52 Church street
MA, 02138

Nick Hakim – Tickets – The Sinclair – Cambridge, MA – April 23rd, 2018

Nick Hakim

Nick Hakim

Jake Sherman

Mon, April 23, 2018

Doors: 7:00 pm / Show: 8:00 pm

$18 advance / $20 day of show

This event is 18 and over

The Sinclair is general admission standing room only. Tickets available at AXS.COM, or by phone at 855-482-2090. No service charge on tickets purchased in person at The Sinclair Box office Wednesdays-Saturdays 12-7PM.

Nick Hakim
Nick Hakim
For singer-songwriter Nick Hakim, it all started in a house in Jamaica Plains, MA with collaborators Naima and Solo Woods. There, he put the finishing touches on his breakthrough EPs, Where Will We Go, Pt. I & II, which would later release through his Earseed Records and earn critical praise from NPR and The New York Times. But it was where the sessions for the two-part project ended and the ideas began to materialize for what would become his full-length debut, Green Twins (releasing via ATO Records in 2017), an experimental step forward with emotional heft gleaned from his experiences in the years since.

The story of Green Twins truly began when, armed with the masters for his EPs, Hakim moved from Boston to Brooklyn, spending his time fleshing out unfinished ideas in his bedroom. He came up with lyrics on the spot while playing the live circuit at solo shows including Palisades and NYXO, recording sketches and lyrics on voice memos and a four-track cassette recorder, and embracing the local community of musicians by performing with bands like Jesse and Forever and Onyx Collective. From there, Green Twins came about as a sum of its parts: Hakim took the demo recordings to studios in New York City, Philadelphia and London, and built on them with engineers including Andrew Sarlo (bass, engineering, production), keeping the original essence of the songs intact. Sarlo notes that “for other artists, a demo serves as a potential shape the song could form into. But for Nick, demos are more like creating a temple: a sanctuary that now we have to go into and somehow clean, furnish, and get ready for other people to experience the sermon in.”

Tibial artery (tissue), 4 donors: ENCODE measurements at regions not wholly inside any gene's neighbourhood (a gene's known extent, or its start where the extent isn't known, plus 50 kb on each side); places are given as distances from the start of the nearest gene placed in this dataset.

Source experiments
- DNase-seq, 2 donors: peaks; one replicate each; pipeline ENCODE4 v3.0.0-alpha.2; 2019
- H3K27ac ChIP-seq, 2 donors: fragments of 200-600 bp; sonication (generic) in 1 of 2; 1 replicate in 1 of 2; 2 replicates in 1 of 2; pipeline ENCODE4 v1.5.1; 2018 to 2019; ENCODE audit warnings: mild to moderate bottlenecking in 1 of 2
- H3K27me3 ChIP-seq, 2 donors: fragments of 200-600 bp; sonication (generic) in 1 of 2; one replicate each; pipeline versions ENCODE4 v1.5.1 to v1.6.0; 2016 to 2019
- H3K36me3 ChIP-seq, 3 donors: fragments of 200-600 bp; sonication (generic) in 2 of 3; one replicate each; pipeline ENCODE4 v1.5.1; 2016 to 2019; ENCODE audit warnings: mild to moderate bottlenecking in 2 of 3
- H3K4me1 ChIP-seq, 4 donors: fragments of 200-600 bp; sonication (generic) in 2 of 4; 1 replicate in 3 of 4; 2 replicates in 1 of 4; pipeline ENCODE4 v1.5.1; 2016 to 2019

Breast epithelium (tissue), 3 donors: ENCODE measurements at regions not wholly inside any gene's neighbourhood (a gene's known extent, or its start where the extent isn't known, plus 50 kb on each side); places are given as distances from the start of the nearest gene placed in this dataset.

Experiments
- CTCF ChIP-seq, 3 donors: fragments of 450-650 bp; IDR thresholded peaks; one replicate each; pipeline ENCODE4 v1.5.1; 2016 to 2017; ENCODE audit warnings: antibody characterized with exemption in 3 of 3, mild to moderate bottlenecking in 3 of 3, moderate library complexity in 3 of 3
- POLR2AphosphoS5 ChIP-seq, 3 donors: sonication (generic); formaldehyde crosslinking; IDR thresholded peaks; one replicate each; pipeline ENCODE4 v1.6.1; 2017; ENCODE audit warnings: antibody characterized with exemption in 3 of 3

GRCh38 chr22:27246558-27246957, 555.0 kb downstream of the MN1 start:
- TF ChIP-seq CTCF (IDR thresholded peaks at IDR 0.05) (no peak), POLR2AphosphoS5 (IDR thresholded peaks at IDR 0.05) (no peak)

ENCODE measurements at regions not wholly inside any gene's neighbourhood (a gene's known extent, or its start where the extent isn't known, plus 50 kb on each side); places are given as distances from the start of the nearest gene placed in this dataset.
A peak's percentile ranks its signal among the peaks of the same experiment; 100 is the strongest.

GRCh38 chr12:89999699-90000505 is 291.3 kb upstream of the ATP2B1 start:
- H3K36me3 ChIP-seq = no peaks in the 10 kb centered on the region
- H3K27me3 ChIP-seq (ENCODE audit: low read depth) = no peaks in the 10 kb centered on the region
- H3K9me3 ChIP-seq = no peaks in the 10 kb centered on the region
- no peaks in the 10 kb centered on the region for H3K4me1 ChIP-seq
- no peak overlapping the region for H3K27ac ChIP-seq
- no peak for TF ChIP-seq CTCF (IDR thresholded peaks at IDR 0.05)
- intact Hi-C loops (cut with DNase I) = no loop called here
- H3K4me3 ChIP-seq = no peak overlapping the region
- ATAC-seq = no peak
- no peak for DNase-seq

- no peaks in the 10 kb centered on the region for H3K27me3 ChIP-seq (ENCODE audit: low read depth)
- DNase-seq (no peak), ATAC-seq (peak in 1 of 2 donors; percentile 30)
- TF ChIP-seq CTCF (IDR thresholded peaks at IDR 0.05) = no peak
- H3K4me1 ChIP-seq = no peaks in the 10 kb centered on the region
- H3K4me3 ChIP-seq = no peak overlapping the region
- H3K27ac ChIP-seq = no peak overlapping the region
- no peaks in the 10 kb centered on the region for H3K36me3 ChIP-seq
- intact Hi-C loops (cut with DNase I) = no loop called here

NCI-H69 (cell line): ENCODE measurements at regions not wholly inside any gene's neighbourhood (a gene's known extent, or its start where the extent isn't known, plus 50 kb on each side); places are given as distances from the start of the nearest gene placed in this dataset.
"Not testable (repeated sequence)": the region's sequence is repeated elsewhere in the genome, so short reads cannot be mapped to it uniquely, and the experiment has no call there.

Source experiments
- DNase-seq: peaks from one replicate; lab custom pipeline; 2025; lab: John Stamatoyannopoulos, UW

“I put a lot of thought to the things I’d say, but a lot of it is what I was thinking in the moment, very specific songs,” he says of Green Twins, “many of them are like self-portraits”. The record draws from influences spanning Robert Wyatt, Marvin Gaye and Shuggie Otis to Portishead and My Bloody Valentine. “I also felt the need to push my creativity in a different way than I had on the EPs”, he continues. “We wanted to imagine what it would have sounded like if RZA had produced a Portishead album. We experimented with engineering techniques from Phil Spector and Al Green’s Back Up Train, drum programming from RZA and Outkast, and were listening to a lot of The Impressions, John Lennon, Wu-Tang, Madlib, and Screaming Jay Hawkins.”

“Bet She Looks Like You,” recorded mostly in his home bedroom, was one of the first songs that “started this fire for exploring this experiment through song.” Each track peels back a particular aspect of his life: on the title song, he gets deeply personal, reflecting on a recurring dream. “All these things reflect how I feel, how I write,” he says. “I sometimes have trouble articulating myself verbally. This is a place I can talk and be myself, with music, this intangible space I create.”

Hakim’s debut comes as the culmination of years chiseling his skills as a musician. Hailing from Washington, D.C., he grew up in a musical household—his older brother introduced him to bands like Bad Brains and Nirvana, and his parents exposed him to Nueva canción—while he set out on his own to discover the DC music scene. He didn’t take an interest in learning an instrument until later in high school, when he taught himself to play the keys. After graduation, he moved to Boston to continue his study of music. In the time since moving to Brooklyn and setting to work for three years on Green Twins, he embraced the live circuit, both as a solo musician and with his band, whom he’s brought together from within his community in Boston and New York.

With Green Twins, Hakim plans to tour through the beginning of the year, and hopes that folks will connect with the songs he’d written. “I think everybody feels insecure about certain things and everybody has lost people dear to them. I think I’m writing about common things that people feel,” he says. “I’m very grateful for anybody that’s listening or wants to be a part of my little world that I’ve created through song.”
Jake Sherman
Jake Sherman

I grew up in Boston, Massachusetts and learned how chords work from hearing my dad play Bach every morning for my whole childhood. I heard no pop music until around the age of 12 when I discovered “The Biggest Ball of Twine in Minnesota” by Weird Al Yankovic, and everything changed.